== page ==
Please stay tuned for a November announcement about this program.
Searching for a unique and wholesome way to bond with your family this holiday season? The Smithsonian’s National Postal Museum’s Annual Holiday Card Workshop may be just what you’re looking for! Perfect for visitors of all ages, this open-house event will be held from 10:00 a.m. to 4:00 p.m. on both Saturday, December 7 and Sunday, December 8, 2019.
The museum provides a bountiful spread of patterned papers, postage and rubber stamps, gems and other 3-D embellishments, special cut-out scissors, washi tape, stickers, markers of every color, and more! Following their own creative instincts, kids can choose whichever supplies they would like to design one-of-a-kind greetings for any holiday, or even just a wintery “Hello!” Once finished, cards can then be placed in envelopes, addressed, and adorned with a distinctive National Postal Museum postmark at the museum’s stamp store.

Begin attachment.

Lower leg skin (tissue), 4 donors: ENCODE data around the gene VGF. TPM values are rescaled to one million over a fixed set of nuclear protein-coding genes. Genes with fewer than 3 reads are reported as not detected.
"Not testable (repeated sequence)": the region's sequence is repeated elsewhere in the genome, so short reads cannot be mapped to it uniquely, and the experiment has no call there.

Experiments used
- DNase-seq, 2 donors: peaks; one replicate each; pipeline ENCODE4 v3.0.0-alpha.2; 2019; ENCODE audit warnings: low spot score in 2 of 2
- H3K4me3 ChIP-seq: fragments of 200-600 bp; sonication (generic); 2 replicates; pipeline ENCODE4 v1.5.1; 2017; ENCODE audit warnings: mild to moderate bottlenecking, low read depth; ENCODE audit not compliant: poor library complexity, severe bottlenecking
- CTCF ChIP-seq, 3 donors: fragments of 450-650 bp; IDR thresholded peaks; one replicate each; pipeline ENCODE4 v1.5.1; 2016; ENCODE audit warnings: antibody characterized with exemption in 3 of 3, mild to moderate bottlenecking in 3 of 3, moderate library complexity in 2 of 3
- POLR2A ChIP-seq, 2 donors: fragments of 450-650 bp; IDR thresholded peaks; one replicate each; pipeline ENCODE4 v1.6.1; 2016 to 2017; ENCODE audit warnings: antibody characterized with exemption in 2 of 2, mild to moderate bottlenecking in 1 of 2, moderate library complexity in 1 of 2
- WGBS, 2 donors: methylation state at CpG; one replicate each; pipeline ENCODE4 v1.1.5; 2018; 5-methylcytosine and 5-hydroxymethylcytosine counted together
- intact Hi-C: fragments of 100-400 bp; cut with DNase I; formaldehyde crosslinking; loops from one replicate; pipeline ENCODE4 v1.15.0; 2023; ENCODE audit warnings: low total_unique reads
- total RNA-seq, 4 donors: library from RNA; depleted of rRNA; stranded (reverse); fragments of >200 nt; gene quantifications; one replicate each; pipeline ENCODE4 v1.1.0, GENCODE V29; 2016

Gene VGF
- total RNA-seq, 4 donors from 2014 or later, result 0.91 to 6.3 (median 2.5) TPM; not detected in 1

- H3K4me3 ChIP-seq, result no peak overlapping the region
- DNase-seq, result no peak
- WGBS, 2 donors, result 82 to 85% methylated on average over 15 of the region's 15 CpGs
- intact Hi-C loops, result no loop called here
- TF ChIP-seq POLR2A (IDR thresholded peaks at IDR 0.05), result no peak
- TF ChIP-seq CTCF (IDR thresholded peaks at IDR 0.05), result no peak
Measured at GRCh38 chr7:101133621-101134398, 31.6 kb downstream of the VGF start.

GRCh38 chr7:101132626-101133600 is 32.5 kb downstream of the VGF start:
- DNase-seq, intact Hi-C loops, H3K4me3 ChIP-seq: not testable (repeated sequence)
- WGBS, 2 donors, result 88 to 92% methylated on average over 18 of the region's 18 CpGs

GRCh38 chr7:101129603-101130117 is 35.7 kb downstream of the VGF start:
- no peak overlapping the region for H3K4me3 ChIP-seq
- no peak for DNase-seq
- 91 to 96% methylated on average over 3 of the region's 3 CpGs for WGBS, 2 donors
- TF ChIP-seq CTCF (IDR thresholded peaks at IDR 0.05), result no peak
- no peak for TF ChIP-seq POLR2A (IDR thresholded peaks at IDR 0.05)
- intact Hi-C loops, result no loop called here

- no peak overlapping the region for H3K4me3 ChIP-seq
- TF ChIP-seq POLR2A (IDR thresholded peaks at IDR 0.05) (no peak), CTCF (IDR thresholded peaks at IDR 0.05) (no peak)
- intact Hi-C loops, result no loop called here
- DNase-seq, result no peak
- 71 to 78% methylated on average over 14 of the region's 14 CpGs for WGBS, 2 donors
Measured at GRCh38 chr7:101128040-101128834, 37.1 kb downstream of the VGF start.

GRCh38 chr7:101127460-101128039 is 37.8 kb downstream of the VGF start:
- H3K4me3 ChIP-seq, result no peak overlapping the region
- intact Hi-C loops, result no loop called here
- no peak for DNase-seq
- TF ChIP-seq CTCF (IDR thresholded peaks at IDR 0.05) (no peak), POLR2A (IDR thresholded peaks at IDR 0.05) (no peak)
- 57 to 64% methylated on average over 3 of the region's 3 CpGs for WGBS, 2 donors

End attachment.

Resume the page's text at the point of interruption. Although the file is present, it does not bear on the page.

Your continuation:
The workshop takes place in the museum’s lower-level Atrium, which, for those new to the National Postal Museum, is full of various postal transports from over the years. These transports include a real train car, semi-truck (yes, kids can climb in and pretend to drive!), a horse-drawn carriage, and airplanes hanging from the ceiling. Thanks to Smithsonian Gardens, the Atrium will be decked out in festive foliage, as well! The layout of the card-making stations and supply tables encourages sharing, friendliness, and a sense of community. And the museum’s pleasant staff and volunteers are always available to answer questions, provide examples of completed cards, or help in any other way!
A handmade gesture can mean so much more to a friend or a loved one than any store-bought gift. What better way to get into the holiday spirit than by taking the time to express your love and gratitude for the important people in your life with a heartfelt greeting? The Annual Holiday Day Card Workshop is free and requires no advance registration. Visit the museum’s event calendar for other events at the National Postal Museum.